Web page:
The Second Bombardment of Pensacola Bay

Four panel historic engraving showing several scenes from a bombardment in different locations.

Harper's Weekly

“a perfect hell of confusion & strife”

Civil war engulfed the United States by January 1862. East and west of the Appalachian Mountains, Union and Confederate forces dotted the landscape, ready to march and fight. In northwest Florida, Union and Confederate soldiers welcomed the New Year engaged in a fierce bombardment that warned of hardships and sacrifices for both the North and the South.

Little had changed on Pensacola Bay since the battles fought in October and November 1861. The Union army, under the command of Colonel Harvey Brown, firmly held the western end of Santa Rosa Island. Their defenses included Fort Pickens and four sand batteries made of sandbags and lumber, named batteries Lincoln, Cameron, Scott, and Totten. The arrival of the 75th New York Volunteer Infantry Regiment in December 1861, and the continued support of the 6th New York Volunteer Infantry Regiment, cemented Brown’s hold of the barrier island.

Major General Braxton Bragg’s Confederate army stood defiantly to the north and west of Fort Pickens. Bragg’s army possessed a strong defensive line that stretched for about four miles, with the Pensacola Navy Yard on the mainland to the east and Fort McRee on Perdido Key to the west. Situated between were numerous defenses, including Fort Barrancas, the Spanish Water Battery, and more than a dozen sand batteries. Confederate and Union soldiers, sailors, and marines went about their day-to-day duties, their cannon aimed at one another, waiting to be provoked.

On the afternoon of January 1, a steamer bound for the navy yard came within cannon range of Fort Pickens. Colonel Brown ordered his artillerymen to fire several shots at the ship, which prompted a sporadic response from the Confederates. The exchange awakened the fury of both armies, and soon a bombardment ensued.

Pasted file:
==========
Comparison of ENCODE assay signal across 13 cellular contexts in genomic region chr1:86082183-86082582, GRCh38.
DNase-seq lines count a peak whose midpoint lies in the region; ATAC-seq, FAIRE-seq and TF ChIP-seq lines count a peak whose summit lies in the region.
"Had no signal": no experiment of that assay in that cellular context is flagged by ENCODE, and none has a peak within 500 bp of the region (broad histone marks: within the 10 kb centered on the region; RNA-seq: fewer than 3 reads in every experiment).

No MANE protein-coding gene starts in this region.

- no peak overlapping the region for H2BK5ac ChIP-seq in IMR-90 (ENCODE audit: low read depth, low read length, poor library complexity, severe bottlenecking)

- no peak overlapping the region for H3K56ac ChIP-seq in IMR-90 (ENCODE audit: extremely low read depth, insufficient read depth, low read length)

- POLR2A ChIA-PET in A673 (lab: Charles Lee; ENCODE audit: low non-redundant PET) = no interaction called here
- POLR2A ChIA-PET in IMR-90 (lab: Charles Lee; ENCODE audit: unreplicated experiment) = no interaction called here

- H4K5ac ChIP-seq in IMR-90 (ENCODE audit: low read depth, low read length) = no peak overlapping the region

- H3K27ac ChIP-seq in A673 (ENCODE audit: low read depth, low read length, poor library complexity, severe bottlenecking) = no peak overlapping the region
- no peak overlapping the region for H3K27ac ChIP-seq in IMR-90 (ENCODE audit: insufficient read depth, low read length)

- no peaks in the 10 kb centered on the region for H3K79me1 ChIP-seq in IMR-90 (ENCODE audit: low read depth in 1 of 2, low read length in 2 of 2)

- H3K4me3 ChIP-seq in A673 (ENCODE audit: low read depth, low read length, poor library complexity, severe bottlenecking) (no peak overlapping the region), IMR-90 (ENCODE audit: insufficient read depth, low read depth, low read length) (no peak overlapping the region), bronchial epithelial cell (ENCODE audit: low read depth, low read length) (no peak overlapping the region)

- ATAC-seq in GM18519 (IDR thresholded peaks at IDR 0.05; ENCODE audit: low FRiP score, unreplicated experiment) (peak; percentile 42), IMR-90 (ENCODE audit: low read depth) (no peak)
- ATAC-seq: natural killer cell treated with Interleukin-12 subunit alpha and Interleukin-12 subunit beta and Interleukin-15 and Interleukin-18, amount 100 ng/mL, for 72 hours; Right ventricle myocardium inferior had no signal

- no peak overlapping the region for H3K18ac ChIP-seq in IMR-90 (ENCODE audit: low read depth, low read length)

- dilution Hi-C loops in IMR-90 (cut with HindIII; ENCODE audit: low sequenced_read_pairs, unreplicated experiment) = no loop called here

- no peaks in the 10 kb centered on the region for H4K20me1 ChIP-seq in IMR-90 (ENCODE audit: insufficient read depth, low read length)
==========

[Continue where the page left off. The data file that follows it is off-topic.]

Fighting continued all day and late into the night. “The scene during the night,” wrote a Northern reporter, “was magnificent in the extreme . . . every shell could be traced in its course through the air from the time it left the gun until it exploded”. John N. Chamberlin, a soldier from New York, described the power of the cannon in a letter to his mother. “The calm of Nature seemed turned into a perfect hell of confusion & strife," Chamberlin wrote.

Alexander C. Jones, a Confederate officer from Mississippi, tried to do more than paint the scene for his sister. He tried to express how he felt in his first battle. “I do not know how I felt,” he admitted. “I know it was not fear or anything like it that came over me. Every one seemed to be like myself actuated by some superhuman desire to take part in the engagement . . . I do wish I could convey an idea of the scene & the feelings that inspire men on such occasions.” His efforts, Jones finally conceded, were useless. “I am ashamed of my attempt at a description . . . for my description falls so short of the reality . . .”

The fight ended in the predawn hours of January 2. Bragg, who was absent during the battle, lamented the loss of a “large and valuable store-house, with considerable property, in the navy-yard . . .” To his relief, Bragg reported no men killed, wounded, or missing. Brown reported two men injured, but neither severely, and that his defenses suffered no severe damage. Most of the damage, it seemed, was in the villages of Woolsey and Warrington, which bordered the navy yard.

For many Americans, the New Year’s holiday was a day to reflect upon the past while looking forward to the future. It was a day when neighbors, friends, and families gathered to celebrate a shared tradition and strengthen the bonds of community. On January 1, 1862, however, Americans were incensed over current events, and division replaced feelings of community. This bombardment indicated that the struggle over the Union and the institution of slavery would be full of more pain and deeper division.

Gulf Islands National Seashore

Last updated: December 23, 2019